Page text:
Feb. 19, 2003 Classifying corals in terms of species is a risky business. Biologist Onno Diekmann from the University of Groningen has discovered that four species of stone corals differ so little in terms of their genetic material that they can scarcely be termed separate species.
Corals are formed by a collection of identical coral polyps which together form a coral colony. Onno Diekmann compared the genetic material from six different species of coral from the Madracis genus, which are found in the coral reefs around Curaçao. The coral exists in many different physical forms. There are knobby, branched and crust-forming colonies. The corals grow at depths varying from 2 to 70 metres. The external appearance is partly determined by the environmental conditions, such as temperature, water movements and the amount of available light. Therefore, it is difficult to determine if two coral colonies belong to the same species, if only the external appearance is used.
Two forms of Madracis were found to be clearly distinct species. Yet four other species exhibited a considerable overlap in the genetic variation. Therefore, which of the four species these corals belong to cannot be determined with any certainty. The spectrum of intermediate forms indicates that these four species can interbreed. However, the four species do differ in their physical appearance. In addition to the colony form there are also smaller characteristics where differences might be exhibited. Yet none of the individual microcharacteristics can be used to unequivocally determine which species an individual coral belongs to. For this several characteristics need to be analysed at the same time.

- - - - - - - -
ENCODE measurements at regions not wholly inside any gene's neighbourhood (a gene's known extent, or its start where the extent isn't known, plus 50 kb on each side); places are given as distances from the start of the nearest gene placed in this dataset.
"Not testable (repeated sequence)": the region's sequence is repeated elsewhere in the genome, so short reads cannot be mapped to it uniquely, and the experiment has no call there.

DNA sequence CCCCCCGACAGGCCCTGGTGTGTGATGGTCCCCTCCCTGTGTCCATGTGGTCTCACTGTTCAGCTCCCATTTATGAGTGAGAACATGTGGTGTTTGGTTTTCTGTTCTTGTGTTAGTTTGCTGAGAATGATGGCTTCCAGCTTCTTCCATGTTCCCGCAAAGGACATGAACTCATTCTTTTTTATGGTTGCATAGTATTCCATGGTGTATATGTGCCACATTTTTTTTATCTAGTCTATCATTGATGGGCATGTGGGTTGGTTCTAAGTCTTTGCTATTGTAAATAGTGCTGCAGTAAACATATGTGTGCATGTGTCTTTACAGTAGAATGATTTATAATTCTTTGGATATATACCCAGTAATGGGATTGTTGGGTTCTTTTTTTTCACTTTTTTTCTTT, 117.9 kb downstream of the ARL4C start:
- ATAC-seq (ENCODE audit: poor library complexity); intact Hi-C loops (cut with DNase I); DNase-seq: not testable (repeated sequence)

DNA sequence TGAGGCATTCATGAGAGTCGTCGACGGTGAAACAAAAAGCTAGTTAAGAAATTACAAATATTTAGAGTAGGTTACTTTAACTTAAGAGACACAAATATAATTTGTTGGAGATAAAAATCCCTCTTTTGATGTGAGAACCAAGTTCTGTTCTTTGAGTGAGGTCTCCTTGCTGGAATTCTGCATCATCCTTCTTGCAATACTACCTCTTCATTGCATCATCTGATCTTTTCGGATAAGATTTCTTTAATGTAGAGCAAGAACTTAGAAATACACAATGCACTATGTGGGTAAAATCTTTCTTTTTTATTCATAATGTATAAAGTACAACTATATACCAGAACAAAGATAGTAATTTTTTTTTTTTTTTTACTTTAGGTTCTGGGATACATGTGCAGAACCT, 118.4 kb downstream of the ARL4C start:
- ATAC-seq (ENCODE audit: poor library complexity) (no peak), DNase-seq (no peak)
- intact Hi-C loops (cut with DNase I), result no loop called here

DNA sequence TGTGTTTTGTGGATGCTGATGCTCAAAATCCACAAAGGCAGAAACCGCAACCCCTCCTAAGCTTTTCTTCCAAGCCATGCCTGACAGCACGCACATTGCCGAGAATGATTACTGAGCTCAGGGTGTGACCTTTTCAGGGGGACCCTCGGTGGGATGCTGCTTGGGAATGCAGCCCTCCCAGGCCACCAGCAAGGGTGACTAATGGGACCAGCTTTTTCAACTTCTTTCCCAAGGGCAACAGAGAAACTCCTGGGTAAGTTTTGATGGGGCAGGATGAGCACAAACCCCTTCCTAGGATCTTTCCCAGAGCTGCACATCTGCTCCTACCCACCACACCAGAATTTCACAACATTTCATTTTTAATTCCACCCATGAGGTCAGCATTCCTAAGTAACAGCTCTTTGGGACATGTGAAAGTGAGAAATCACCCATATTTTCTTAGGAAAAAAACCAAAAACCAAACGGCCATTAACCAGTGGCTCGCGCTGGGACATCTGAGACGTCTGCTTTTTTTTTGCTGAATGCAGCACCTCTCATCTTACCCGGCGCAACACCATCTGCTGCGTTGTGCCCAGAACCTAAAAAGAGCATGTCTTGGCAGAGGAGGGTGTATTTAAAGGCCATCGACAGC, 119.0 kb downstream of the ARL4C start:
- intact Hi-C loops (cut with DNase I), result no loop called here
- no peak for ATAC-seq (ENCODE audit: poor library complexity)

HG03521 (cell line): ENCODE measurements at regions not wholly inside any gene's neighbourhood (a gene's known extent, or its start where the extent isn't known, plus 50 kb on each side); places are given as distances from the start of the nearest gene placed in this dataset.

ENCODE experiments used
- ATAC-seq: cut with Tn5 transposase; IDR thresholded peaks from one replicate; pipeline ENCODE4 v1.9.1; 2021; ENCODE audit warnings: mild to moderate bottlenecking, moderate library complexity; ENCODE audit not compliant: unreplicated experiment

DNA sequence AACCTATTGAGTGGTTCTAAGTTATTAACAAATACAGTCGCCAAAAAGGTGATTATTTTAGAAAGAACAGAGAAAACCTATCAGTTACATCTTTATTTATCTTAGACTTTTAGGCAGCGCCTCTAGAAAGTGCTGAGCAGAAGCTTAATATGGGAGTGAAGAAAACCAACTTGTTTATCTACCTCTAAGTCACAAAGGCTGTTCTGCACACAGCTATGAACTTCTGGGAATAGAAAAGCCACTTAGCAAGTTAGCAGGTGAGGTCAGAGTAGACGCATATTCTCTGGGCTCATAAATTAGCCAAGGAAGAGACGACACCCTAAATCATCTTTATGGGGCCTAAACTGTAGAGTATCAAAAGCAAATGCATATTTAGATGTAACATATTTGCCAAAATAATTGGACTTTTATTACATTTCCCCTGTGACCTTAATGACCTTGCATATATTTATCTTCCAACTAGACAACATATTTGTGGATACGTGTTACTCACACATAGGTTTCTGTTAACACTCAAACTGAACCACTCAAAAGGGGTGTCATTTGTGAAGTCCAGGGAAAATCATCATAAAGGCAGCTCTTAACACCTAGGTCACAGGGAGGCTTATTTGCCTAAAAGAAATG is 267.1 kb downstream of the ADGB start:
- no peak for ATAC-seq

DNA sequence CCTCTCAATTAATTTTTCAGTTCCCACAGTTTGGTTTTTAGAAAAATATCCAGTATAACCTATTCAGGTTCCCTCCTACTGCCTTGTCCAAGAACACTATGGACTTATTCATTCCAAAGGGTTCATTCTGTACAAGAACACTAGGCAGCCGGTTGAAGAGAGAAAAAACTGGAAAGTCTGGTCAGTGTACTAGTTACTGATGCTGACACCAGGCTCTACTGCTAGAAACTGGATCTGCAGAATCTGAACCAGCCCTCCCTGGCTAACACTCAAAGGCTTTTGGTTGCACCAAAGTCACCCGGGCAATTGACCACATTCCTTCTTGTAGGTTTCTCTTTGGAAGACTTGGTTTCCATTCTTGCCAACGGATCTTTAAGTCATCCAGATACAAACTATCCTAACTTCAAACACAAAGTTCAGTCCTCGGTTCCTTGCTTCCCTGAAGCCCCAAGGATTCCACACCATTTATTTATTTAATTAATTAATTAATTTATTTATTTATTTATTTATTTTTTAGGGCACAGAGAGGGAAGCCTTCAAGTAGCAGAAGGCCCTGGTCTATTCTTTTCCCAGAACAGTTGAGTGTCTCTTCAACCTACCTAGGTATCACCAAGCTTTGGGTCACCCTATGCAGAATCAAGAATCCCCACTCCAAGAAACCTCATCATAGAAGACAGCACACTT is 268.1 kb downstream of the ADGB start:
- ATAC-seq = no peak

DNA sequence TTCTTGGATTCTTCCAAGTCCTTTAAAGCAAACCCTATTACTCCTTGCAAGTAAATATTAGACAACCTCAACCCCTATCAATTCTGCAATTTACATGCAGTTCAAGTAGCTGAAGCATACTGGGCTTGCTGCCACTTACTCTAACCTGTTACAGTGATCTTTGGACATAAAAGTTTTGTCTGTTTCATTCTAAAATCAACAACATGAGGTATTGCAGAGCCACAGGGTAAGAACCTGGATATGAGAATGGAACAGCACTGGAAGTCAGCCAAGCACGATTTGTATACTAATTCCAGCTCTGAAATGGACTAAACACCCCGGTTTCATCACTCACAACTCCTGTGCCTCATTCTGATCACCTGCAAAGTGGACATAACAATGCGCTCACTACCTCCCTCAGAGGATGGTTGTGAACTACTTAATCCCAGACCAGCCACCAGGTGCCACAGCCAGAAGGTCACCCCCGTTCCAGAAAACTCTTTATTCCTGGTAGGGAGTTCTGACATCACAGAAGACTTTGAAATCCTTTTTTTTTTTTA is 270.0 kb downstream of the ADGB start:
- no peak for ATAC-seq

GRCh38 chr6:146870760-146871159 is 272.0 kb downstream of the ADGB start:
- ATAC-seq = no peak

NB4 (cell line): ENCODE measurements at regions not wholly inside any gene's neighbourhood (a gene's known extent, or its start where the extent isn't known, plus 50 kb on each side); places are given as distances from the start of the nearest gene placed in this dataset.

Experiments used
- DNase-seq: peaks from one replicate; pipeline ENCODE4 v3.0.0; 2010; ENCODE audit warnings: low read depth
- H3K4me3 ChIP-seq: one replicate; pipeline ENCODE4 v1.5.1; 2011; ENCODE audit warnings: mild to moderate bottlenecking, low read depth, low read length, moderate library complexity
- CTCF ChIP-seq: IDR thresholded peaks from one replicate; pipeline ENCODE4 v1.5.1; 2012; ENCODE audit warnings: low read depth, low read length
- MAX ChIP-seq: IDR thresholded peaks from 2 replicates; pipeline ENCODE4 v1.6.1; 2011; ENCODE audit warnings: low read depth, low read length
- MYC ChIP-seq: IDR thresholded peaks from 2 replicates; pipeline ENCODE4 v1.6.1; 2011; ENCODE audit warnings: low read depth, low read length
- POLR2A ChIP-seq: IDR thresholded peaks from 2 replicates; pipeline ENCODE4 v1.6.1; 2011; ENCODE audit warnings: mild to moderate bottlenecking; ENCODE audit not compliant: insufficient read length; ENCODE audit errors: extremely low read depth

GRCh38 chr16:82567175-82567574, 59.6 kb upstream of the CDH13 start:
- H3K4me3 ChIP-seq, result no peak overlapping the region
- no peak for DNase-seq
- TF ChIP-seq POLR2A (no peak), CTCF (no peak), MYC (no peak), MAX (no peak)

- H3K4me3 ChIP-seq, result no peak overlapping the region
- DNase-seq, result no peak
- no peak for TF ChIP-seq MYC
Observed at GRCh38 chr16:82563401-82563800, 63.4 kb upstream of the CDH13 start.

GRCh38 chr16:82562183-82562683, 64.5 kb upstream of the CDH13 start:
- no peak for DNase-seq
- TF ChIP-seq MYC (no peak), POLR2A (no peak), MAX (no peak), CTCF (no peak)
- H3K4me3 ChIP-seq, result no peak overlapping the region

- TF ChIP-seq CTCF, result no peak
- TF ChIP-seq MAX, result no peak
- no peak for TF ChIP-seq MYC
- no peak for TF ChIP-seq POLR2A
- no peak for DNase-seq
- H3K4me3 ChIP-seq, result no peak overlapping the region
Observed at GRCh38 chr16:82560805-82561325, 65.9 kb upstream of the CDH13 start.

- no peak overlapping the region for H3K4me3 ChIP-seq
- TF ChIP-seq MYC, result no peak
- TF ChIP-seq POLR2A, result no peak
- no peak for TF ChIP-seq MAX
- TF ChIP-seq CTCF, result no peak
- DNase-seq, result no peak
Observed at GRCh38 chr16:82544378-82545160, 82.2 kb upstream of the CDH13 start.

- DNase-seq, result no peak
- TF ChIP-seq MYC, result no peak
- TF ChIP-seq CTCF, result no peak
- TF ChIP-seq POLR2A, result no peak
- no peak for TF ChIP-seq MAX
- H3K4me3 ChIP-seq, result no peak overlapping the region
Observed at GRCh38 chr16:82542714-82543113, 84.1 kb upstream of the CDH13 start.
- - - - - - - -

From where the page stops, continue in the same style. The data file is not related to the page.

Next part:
It is difficult to apply the term 'species' to corals. Perhaps this is because they are found in the ocean where physical barriers to reproduction between different species are not or are scarcely present. The ocean currents determine the direction in which a species can be moved. Due to sea level changes the ocean current patterns are highly variable as a result of which the mixing of various coral 'species' can continually occur.
For corals where fertilisation and development of the larvae takes place in water, it was already known that differences between species can be sufficiently small to allow interbreeding to take place with the production of fertile offspring. This research on Madracis has demonstrated that corals which reproduce by internal fertilisation and the hatching of offspring can also interbreed.
The research was funded by the Netherlands Organisation for Scientific Research (NWO).
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